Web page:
My Clearleft journey

Just over two years ago, I joined Clearleft as a Junior Developer. During this time, I've been lucky enough to meet and work with some of the most talented people in the industry, who have helped me learn more than I imagined possible. I'm particularly grateful to Jeremy for his mentoring, coaching and encouragement.

Last week I left Clearleft to begin a new chapter in Australia. And while I've been waiting for the new chapter to come together, I've been feeling a little sad. Sad to leave behind an excellent job that challenged and developed me. I enjoyed working with the people at Clearleft even more. I also loved being part of the Brighton web community.

But I shouldn't be sad because I left with some fantastic memories and achievements. It's been the best start to my career that I could've hoped for.


Straight away, Jeremy told me to start writing. Like others, I worried about posting content that wasn't new or that people already knew. It fast became one of the most useful resources I have because I often look at back at what I've learnt.

Finding codebar

Codebar Brighton has become a huge part of my life and one of the hardest things to say goodbye to. My original motivation for attending was to meet people, eat pizza and learn. Then I started tutoring HTML and CSS. A scary thought, but so rewarding. I loved discovering that no matter how much learning I still had to do, I could help others. I learnt as much from tutoring as I did being a student. That excited me. It later formed the topic of a talk I gave at Dot York conference.

My first attempt at public speaking

In my first year at Clearleft I was invited to speak at Talk Web Design conference, a one day event for students. It was scary, challenging and it took me out of my comfort zone. For this reason I almost didn't do it, but I'm so pleased I did! I surprised myself by how much I enjoyed it.

Writing for A List Apart

In November 2015, I wrote an article for A List Apart about a technique I starting using when building pattern libraries. Working with an editor was amazing.

Speaking at Bytes

My next turn at public speaking was at Bytes, a mini conference in Brighton. I supported Mike, Rosa and John in their talks too. I handled my nerves better and I got over my fear of getting something wrong. I got comfortable with the possibility of looking like an idiot.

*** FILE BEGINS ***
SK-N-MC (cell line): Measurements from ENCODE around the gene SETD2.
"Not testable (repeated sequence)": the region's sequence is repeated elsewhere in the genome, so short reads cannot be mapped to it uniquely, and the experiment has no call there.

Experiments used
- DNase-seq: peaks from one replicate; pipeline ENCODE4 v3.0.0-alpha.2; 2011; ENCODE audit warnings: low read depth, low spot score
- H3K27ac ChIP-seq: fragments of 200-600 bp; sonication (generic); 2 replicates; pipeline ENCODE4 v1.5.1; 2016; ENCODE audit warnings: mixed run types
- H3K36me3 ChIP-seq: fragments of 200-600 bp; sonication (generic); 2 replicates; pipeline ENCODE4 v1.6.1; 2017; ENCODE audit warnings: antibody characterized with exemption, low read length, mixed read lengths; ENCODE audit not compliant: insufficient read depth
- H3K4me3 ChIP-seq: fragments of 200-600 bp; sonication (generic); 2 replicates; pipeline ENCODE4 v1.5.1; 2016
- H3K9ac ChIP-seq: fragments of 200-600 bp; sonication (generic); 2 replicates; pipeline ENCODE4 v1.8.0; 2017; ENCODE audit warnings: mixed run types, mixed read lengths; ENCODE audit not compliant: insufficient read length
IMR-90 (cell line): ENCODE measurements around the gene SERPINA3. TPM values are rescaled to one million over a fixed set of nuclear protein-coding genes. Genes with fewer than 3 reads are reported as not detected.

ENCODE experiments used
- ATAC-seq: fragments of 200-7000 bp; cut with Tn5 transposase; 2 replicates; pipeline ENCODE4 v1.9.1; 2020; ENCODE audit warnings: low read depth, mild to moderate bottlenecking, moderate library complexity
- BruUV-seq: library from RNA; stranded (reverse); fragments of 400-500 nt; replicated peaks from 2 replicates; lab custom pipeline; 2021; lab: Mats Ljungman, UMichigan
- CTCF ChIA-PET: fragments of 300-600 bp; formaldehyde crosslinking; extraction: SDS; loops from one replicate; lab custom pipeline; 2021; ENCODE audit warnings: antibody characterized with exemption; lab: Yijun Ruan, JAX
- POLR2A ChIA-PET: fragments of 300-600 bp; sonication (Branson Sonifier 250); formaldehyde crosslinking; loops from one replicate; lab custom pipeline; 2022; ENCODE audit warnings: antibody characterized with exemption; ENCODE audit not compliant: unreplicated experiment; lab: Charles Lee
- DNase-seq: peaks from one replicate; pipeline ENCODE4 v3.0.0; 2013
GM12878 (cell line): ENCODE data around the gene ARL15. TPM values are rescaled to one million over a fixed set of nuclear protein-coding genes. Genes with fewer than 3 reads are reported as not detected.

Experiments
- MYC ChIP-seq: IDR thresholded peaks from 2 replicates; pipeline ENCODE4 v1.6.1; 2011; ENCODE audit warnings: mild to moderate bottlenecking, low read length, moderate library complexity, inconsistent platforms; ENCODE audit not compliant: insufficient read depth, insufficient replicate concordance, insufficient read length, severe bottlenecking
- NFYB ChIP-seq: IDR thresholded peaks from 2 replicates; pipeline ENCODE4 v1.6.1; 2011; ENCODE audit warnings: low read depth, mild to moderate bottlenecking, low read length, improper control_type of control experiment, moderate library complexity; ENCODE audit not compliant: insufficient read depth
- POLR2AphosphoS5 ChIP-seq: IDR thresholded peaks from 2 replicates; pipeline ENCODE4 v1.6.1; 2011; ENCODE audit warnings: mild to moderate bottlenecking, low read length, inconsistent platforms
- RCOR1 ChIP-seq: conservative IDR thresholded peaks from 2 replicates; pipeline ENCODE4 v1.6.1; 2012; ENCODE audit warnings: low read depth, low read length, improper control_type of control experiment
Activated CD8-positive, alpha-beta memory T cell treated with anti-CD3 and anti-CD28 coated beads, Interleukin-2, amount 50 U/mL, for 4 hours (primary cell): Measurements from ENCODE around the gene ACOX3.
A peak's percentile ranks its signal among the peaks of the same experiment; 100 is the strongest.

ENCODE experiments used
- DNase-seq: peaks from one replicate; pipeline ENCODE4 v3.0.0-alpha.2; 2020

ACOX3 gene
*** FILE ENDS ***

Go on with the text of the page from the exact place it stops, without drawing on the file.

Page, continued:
Becoming a codebar organiser

At the beginning of last year, I was lucky enough to be invited into the codebar organiser team. It has became a huge part of my life. I've met some wonderful and inspiring people who I've learnt with and grown with. 

I've learnt that organising events requires a lot of work. It includes finding venues, sponsors, coaches, interesting opportunities and providing advice. I wasn't prepared for how much work would go into it, but I'm passionate about improving diversity in our industry, so it was easy to make it work. I felt really proud when some of our students secured jobs as developers last year.

Speaking at UpFront

At UpFront 2016 conference in Manchester I gave my first talk where people had paid to get in. No pressure! I had developed my talk at Bytes into a 30 minute talk. Again, I loved it. I remember how lovely and supportive the speakers and organisers were.

Speaking at Dot York

Dot York conference was different to the other conferences I spoke at. I spoke for 20 minutes about my experiences of learning, then I formed part of a panel for a Q&A session. Jeremy also spoke at the conference and we were in the same Q&A session. I gave an honest and personal account of the realities of being a junior developer. I stepped out of my comfort zone, big time. I think it reassured other juniors, but also made more senior people remember to offer support. I also met Harry, who has been a great help and support to my career ever since.

Delivering my first workshop

68 Middle Street's auditorium enabled me to take advantage of some great opportunities. It gave me a space to rehearse talks and it enabled me to provide a space for codebar. I was able to deliver my first full day workshop there, where I helped codebar students build their own portfolio websites, to help them work towards securing jobs in the industry.

Speaking at Front End North

At Front End North, I gave my first talk which focussed on code. Writing this talk enabled me to share my passion for CSS and talk to others about it. This was also when I finally started to feel less nervous about being on stage. I actually enjoyed being up there.

Speaking at Beyond Tellerrand

The highlight of my year and career so far was speaking at Beyond Tellerrand. When Harry and Jeremy suggested me speaking I had no idea how big it was. The standard of talks were incredible. On the upside, I didn't realise this until the first day of the conference, so I didn't get nervous until then. Marc was the most wonderful, kind and generous host and I feel very fortunate to have had the opportunity to speak at his conference.

End of chapter one

So that's it. That's chapter one of my career as a developer. What a journey. If the next one is filled with just half as many opportunities, wonderful people and fun times, I'll be extremely lucky.